Torley begins with ...

Get Science Right (in Canada)

The Canadian Association of University Teachers (CAUT) has launched a campaign to alert the public about changes in science policy and funding. The Conservative government of Stephen Harper has shifted funds toward directed research and starved Canadian scientists who focus on basic, curiosity motivated, research.

What this means is that young scientists are finding it increasingly difficult to get funding from the government. It means that scientists in mid-career are losing their grants and this means that research technicians have to be fired, graduate students can't be funded, and post-docs have to find another position.

Why is this important? Why should you care? Those are the questions that CAUT wants to answer by sponsoring meetings across the nation to explain why it's important to "Get Science Right." Come to a Town Hall meeting at the University of Toronto (Toronto, Ontario, Canada) and learn more. The meeting starts at 7pm. It's in room 119 at Emmanuel College (Victoria Uiniversity). [Facebook: Get Science Right - Toronto Town Hall]

Let me know if you plan to attend. We could get together before or after the meeting.

Monday, May 05, 2014

Monday's Molecule #239

Last week's molecules (right) [Monday's Molecule #238] were correctly identified by Dean Bruce (again) who wrote ...
... it is 3-hydroxy-3-methylglutarate-CoA (HMG-CoA) synthetase. HMG-CoA appears to be the only molecule in the active sites of the illustration. Acetoacetyl-CoA and Acetyl-CoA in a Claisen condensation (of the beta-carbonyl of acetoacetyl-CoA) form HMG-CoA.

The mitochondrial one is the isoform involved in metabolic pathology. The disease is called "mitochondrial HMG-CoA synthetase-2 deficiency" in the Online Mendelian Inheritance of Man.
This week's molecule is an important regulatory molecule in some species. Identify it using the standard IUPAC nomenclature and describe the enzyme whose activity it regulates.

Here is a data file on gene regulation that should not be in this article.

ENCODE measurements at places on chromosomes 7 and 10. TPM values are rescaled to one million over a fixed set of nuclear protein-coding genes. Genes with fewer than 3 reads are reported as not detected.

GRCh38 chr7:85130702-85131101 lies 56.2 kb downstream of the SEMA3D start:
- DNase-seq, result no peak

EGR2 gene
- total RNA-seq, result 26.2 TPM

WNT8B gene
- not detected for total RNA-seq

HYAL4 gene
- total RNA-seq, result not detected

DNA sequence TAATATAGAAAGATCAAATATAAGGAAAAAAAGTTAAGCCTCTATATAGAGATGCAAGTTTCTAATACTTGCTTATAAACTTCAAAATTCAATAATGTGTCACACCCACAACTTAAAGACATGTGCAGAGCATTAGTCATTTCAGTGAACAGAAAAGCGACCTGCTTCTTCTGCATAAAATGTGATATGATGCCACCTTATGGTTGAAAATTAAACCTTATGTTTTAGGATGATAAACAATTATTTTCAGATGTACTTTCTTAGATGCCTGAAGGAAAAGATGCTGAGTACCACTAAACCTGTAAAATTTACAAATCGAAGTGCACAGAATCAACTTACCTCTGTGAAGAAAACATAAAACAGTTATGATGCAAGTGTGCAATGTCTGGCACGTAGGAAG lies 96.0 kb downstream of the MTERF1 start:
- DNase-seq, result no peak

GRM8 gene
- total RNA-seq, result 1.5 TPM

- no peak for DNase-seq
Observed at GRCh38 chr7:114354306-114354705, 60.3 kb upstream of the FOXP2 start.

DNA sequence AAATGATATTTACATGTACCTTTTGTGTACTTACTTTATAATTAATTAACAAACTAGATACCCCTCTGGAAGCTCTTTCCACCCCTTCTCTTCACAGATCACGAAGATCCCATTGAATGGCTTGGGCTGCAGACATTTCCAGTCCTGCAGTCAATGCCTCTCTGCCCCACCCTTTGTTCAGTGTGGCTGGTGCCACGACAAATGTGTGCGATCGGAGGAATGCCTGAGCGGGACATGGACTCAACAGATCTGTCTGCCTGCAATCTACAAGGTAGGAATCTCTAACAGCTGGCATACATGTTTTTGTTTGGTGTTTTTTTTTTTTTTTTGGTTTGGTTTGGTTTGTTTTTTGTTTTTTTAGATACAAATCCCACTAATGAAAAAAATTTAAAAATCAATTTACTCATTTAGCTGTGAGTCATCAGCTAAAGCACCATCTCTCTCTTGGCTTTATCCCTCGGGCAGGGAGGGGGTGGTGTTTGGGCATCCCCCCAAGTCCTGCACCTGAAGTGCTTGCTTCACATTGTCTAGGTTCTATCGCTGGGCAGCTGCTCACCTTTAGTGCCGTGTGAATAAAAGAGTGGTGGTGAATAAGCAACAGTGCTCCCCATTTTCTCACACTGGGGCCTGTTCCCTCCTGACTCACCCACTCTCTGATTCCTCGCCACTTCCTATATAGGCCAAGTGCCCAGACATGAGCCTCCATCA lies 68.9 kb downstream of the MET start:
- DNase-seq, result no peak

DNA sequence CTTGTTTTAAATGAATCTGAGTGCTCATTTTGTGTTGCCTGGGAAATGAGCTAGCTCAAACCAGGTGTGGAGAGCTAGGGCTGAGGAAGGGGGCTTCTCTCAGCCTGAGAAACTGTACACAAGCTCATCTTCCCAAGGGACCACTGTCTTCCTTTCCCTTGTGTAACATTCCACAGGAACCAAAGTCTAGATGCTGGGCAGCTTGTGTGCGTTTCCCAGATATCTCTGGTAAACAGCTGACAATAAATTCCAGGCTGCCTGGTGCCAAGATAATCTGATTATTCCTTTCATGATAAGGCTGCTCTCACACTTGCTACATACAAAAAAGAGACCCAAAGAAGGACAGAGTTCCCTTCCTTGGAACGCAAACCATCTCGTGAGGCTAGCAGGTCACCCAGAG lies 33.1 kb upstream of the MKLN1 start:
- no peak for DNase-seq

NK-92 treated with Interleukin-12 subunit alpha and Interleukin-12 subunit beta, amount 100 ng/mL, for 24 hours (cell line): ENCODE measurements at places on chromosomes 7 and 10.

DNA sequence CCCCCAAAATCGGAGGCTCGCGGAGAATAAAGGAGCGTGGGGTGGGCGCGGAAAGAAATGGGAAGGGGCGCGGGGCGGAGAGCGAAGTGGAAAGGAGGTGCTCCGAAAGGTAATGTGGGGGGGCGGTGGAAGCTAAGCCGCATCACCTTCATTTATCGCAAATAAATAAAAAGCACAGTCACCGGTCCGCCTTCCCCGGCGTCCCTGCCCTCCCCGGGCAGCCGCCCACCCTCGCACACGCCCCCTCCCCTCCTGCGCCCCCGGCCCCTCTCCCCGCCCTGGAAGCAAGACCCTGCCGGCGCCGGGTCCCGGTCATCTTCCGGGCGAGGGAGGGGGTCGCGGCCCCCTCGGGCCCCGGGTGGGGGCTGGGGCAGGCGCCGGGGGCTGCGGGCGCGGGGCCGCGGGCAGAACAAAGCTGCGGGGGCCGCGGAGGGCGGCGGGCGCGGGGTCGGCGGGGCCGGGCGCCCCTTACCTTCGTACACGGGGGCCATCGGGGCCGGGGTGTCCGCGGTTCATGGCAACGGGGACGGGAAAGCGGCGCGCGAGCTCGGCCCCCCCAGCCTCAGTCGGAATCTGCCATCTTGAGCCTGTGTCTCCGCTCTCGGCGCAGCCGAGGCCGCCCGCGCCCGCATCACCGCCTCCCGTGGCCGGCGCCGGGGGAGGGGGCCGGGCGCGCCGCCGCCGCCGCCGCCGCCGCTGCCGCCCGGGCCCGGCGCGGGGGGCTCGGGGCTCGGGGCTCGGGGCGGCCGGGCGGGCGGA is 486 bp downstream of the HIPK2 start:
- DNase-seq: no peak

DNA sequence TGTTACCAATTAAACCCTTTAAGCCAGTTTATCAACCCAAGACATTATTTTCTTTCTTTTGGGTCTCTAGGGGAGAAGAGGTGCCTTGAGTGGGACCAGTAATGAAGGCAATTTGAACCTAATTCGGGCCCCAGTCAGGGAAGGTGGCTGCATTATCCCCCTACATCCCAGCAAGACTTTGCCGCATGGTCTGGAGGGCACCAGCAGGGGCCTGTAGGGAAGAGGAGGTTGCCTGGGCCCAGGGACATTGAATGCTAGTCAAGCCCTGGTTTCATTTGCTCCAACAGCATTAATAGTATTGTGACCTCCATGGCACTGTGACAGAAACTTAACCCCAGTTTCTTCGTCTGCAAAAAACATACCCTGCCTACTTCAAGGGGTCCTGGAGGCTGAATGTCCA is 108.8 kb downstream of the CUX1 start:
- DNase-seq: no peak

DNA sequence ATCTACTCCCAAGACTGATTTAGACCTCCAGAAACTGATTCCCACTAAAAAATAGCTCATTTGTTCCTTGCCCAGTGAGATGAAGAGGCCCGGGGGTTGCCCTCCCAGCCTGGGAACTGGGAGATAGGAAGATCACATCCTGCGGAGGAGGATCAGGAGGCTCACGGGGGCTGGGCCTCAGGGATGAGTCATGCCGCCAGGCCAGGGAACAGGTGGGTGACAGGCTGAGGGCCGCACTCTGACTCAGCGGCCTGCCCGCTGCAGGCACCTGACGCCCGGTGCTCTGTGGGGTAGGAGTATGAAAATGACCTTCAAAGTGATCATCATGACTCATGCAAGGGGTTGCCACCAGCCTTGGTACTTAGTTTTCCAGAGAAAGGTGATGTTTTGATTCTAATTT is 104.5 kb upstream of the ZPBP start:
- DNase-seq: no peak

Email your answer to me at: Monday's Molecule #239. The first one with the correct answer wins. I will only post the names of winners to avoid embarrassment. The winner will be treated to a free lunch.

There could be two winners. If the first correct answer isn't from an undergraduate student then I'll select a second winner from those undergraduates who post the correct answer. You will need to identify yourself as an undergraduate in order to win. (Put "undergraduate" at the bottom of your email message.)

Saturday, May 03, 2014

Michael White's misleading history of the human gene

There are many ways of defining the gene but only some of them are reasonable in the 20th and 21st centuries [What Is a Gene?]. By the 1980s most knowledgeable biologists were thinking of a gene as a DNA sequence that's transcribed to produce a functional product.

They were familiar with genes that encoded proteins and with a wide variety of genes that produce functional RNAs like ribosomal RNA , transfer RNA, regulatory RNAs, and various catalytic RNAs. It would have been difficult to find many knowledgeable biologists who thought that all genes encoded proteins.

By the 1980s, most knowledgeable biologists were aware of RNA processing. They knew that the primary transcripts of genes could be modified in various ways to produce the final functional form. They knew about alternative splicing. All these things were taught in undergraduate courses and written in the textbooks.

Here's how Michael White views that history in: Your Genes Are Obsolete.